Rosemary in Bloom by Khristy Reibel is the story of Rosemary and Albert’s romance, under the shadows of World War II. When they meet, they’re young teens, both working in Owens-Illinois Glass Factory, but the course of their relationship will cover many years with many ups and downs.
I really enjoyed the period details in this novel. The author uses small details to set the scene. For example, when Albert asks to borrow the family car to take Rosemary out, Albert’s dad worries about gas ration coupons. In the small town, Albert and Rosemary discuss whether they’ll get married at St. Anthony’s (the German church) or St. Stephens (the Slovak church). Every detail, whether it’s a character’s outfit or their favorite candy, matches the time period.
This novel tells an engaging story, but something is slightly off with the pacing. Rosemary and Albert’s initial courtship is shown as a gentle series of dates, slowed further by the perspective switching between Rosemary and Albert as their feelings grow. But after he enlists, it’s about two seconds later that she meets, marries, and gets pregnant by someone else. Obviously her second courtship wasn’t going to be as dramatic, but I wanted to see some reason that Rosemary liked him. Especially after the slow burn with Albert, Rosemary’s relationship with Harry felt abrupt.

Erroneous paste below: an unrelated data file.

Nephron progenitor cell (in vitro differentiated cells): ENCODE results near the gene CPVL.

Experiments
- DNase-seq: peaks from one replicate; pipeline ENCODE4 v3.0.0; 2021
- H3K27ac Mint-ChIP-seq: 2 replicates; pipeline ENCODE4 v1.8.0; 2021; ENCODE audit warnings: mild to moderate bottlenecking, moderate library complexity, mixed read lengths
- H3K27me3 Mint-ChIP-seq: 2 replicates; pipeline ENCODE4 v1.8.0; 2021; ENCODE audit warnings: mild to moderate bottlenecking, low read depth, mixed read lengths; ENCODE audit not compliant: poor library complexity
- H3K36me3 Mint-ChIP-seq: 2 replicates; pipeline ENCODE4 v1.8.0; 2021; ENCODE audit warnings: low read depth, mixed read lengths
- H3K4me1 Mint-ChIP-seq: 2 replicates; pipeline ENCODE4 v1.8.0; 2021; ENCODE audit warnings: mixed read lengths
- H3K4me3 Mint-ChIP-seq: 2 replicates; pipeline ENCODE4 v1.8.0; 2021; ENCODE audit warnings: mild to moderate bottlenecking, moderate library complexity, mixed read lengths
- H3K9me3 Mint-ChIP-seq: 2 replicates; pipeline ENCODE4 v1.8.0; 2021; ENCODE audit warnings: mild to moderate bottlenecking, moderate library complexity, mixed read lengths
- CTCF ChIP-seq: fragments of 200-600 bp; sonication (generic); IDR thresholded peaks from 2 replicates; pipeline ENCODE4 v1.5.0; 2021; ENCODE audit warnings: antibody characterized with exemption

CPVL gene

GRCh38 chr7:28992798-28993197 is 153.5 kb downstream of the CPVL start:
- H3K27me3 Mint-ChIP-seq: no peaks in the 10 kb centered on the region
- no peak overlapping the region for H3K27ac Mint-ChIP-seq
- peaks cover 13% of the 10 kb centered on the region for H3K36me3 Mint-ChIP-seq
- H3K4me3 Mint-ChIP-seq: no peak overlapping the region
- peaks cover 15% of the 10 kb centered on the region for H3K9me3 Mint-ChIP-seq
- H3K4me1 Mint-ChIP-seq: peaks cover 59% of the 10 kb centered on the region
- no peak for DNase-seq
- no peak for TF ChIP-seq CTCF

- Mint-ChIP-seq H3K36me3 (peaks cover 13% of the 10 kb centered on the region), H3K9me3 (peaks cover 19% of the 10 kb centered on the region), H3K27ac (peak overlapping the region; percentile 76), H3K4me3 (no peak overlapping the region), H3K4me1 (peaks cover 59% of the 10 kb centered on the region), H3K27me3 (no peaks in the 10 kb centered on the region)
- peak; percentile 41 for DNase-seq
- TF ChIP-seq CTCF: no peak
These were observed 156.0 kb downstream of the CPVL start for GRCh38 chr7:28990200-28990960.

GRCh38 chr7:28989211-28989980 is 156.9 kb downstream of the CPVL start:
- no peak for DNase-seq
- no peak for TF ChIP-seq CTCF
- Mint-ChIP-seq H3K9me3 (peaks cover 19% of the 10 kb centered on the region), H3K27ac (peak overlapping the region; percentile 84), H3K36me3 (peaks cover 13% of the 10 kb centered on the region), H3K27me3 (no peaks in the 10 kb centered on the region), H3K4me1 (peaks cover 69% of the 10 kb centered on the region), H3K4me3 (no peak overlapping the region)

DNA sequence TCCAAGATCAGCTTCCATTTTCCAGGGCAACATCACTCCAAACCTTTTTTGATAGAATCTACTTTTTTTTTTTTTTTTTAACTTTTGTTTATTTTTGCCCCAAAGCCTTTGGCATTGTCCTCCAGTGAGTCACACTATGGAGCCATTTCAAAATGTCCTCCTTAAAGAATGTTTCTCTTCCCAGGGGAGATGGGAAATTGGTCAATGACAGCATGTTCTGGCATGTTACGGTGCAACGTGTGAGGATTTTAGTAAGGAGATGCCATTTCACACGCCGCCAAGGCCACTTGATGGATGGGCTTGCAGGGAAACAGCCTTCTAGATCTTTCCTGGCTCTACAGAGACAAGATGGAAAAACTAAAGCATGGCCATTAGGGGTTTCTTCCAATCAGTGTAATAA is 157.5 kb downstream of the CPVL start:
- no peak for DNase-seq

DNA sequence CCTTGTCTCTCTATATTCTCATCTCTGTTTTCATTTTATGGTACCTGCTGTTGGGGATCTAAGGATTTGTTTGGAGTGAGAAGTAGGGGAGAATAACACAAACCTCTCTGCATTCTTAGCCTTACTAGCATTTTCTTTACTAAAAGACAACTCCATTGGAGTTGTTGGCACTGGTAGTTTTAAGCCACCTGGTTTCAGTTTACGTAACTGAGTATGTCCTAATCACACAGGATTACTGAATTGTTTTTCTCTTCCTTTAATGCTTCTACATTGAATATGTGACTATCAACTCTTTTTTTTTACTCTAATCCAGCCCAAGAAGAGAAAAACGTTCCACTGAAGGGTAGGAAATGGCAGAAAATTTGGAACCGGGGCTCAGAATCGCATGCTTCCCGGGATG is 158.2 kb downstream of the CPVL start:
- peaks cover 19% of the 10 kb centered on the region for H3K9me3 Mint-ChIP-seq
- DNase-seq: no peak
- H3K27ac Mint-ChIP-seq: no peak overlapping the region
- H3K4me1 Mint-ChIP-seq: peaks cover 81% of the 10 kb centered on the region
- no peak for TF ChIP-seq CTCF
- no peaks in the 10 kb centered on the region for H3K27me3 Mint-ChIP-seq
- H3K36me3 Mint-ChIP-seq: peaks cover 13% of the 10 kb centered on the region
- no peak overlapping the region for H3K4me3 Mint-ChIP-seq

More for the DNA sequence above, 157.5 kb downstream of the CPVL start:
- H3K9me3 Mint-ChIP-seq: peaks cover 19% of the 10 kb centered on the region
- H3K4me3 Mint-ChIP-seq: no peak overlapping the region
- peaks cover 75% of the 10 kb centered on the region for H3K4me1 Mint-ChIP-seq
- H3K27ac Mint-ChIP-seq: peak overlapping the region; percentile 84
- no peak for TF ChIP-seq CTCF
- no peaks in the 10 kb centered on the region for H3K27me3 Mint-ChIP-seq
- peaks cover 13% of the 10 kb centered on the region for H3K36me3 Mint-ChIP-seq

Most of the relationships in this novel are full and complex, although I thought Rosemary’s husband Harry lacked nuance. I understood that she wanted someone who wasn’t going to enlist and leave her, and that Harry was too self-centered to enlist. But it was a bit jarring to have a one-note self-centered jerk, since the other relationships in this book have a lot more layers. The relationships between family members were especially realistic. For example, when her brother Junie (Junior) enlists and is ultimately wounded, Rosemary feels a realistic, complicated mix of worry and anger. At times, Rosemary also struggles to get along with older sister Virginia, who’s own struggles make it hard for her to be as caring and cheerful as she might mean to be. These, and the family relationships in Albert’s house, all seemed honest and realistic.
This is a warm and dramatic novel about love and family on the home front.